6 Disturbing Facts About Your Toothbrush
Your old brush though looks naive, it’s a great magnet for bacteria. The toothbrush can contain up to 10 million bacteria, including E. coli and staphylococci, a study by the Manchester University.
If you drop the brush on the floor, the five-second rule does not apply.
Here’s how to keep your toothbrush:
- Change the brush regularly
Changing brush dentists recommend on every three months, but after they recovered from flu, bacterial infection or a cold.
- Use the right toothpaste
Some toothpaste is better because they kill germs. Buy one containing a triclosan or copolymer. They are better than regular fluoride toothpaste at killing oral bacteria.
- Do not share your brush with someone
Take care of your bacteria. When pouring the toothpaste on the brush, do not place the opener on the brush itself. It is better not to get a physical contact between the toothpick and the brush itself.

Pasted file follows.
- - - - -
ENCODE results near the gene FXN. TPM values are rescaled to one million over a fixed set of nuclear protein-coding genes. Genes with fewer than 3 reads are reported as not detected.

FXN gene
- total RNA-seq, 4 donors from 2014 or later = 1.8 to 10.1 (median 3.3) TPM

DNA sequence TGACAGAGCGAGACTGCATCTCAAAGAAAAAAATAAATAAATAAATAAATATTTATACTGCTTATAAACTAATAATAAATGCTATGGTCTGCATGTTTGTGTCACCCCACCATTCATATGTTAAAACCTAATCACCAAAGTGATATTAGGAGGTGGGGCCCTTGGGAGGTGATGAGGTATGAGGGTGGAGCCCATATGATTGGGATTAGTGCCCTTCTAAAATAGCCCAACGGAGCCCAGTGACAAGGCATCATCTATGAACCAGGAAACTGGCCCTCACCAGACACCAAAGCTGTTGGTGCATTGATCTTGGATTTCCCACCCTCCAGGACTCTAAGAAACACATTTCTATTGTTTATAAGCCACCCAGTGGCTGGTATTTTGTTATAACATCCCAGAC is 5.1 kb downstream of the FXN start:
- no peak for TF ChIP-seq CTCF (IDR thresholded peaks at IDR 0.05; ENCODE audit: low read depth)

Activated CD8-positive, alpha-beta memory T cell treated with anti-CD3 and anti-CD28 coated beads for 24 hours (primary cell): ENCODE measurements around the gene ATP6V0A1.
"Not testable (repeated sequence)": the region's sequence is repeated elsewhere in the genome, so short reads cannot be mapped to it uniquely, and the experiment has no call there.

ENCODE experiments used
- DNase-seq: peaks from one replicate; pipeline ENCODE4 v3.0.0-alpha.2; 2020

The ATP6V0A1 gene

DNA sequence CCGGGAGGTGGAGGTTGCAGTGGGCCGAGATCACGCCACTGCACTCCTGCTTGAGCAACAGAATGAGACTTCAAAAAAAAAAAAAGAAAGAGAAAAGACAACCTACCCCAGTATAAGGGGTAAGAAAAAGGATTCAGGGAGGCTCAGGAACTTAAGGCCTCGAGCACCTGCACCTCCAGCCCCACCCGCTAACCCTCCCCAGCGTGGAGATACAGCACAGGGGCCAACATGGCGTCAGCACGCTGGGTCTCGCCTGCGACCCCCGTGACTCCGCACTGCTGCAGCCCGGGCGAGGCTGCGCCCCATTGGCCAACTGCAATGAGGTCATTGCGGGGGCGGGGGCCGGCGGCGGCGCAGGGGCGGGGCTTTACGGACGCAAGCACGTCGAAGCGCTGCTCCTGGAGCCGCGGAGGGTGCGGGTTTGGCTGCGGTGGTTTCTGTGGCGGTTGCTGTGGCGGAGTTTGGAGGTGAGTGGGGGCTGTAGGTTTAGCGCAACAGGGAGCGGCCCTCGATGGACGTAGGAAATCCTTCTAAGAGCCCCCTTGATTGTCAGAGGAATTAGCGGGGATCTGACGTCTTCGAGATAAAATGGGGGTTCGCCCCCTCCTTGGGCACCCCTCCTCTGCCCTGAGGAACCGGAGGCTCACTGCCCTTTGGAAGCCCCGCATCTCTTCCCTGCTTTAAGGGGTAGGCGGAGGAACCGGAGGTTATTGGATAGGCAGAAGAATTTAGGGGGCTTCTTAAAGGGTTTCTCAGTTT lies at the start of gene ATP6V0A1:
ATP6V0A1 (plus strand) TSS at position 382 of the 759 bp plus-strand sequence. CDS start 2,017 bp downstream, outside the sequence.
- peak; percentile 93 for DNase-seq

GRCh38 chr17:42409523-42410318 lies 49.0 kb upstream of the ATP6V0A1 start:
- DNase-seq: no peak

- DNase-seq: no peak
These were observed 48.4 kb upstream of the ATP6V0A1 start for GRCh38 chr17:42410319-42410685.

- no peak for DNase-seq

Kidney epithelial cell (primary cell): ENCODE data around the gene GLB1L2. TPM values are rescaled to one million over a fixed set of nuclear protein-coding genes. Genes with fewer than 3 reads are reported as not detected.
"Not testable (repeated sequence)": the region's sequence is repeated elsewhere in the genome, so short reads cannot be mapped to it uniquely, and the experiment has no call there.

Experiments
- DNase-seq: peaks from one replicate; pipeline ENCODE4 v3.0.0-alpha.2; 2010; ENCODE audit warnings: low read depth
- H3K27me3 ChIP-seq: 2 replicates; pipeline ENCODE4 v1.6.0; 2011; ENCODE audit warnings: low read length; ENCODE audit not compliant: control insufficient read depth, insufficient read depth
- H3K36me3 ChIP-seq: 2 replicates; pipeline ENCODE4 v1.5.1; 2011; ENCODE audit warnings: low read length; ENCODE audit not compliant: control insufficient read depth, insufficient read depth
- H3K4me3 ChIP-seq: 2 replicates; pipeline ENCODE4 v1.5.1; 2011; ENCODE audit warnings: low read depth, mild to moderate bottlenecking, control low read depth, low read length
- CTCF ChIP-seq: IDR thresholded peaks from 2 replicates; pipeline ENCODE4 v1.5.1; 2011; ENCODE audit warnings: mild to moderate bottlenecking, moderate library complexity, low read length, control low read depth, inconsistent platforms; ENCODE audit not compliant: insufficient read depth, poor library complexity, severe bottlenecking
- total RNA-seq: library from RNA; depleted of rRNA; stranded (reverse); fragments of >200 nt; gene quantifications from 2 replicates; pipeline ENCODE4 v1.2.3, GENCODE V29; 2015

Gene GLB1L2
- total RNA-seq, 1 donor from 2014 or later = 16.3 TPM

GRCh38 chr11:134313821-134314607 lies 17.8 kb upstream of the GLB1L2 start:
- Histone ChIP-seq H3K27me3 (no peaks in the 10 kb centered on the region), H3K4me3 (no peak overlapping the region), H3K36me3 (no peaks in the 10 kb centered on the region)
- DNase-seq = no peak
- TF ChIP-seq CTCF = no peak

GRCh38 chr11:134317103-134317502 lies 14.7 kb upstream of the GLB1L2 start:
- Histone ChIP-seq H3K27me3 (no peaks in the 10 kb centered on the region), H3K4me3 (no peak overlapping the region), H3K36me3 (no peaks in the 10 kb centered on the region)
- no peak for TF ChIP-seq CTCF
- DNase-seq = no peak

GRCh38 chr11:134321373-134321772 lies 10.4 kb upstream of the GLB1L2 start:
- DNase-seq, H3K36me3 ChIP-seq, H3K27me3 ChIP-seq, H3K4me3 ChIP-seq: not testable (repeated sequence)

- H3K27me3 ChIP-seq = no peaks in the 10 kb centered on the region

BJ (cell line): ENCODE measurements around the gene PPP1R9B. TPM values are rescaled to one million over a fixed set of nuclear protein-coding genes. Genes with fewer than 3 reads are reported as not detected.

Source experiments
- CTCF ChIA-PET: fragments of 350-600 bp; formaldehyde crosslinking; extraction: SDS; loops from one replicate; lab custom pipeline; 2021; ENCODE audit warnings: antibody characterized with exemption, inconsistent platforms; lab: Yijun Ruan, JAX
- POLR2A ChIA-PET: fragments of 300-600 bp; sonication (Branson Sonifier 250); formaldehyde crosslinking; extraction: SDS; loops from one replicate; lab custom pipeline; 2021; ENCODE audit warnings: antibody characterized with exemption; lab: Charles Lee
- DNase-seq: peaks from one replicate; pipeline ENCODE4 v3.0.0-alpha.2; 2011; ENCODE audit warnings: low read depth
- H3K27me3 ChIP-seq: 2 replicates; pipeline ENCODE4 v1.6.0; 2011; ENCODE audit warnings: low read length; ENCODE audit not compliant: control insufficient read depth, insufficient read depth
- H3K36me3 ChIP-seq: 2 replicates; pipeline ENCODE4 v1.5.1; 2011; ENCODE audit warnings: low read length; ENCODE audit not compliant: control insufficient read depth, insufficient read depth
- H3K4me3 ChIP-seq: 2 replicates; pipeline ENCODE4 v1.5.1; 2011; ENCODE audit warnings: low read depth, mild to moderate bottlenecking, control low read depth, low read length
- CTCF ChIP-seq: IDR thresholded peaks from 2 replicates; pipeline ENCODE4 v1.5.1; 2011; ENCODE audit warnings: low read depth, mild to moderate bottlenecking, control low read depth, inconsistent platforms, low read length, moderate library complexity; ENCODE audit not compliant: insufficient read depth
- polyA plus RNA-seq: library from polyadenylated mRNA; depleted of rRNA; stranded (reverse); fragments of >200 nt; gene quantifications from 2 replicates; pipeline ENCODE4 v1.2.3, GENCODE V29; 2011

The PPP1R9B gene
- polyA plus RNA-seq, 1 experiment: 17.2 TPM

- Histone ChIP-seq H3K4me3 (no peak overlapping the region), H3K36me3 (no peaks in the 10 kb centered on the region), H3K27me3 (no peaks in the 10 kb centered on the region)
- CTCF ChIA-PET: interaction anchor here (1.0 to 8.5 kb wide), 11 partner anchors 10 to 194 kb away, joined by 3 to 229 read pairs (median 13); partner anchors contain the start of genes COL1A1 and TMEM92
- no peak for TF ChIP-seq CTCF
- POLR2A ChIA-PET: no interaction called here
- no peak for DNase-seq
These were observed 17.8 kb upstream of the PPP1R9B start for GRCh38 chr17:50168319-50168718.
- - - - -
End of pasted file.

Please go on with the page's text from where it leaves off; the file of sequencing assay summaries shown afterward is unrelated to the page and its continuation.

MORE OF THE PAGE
- Clean your brush thoroughly
Thoroughly rinse your toothbrush after use. From time to time, rinse it with a mouthwash or hydrogen peroxide.
- Keep the toilet lid closed
Always close the lid on the toilet before you flush the water.
- Store it properly
Most people holding a toothbrush on the sink in the bathroom, but this is the worst place to store! The reason for this is the immediate proximity of the toilet, from which every flush of water is transmitted countless bacteria, but also washing the hands over the sink.
Dentists say the brush should not be closed in an airless place. It is best to keep the brush in the cabinet – where it is air enough, but it is also protected from the external influence of the bacteria. If you hold two brushes together, do not touch their “heads”.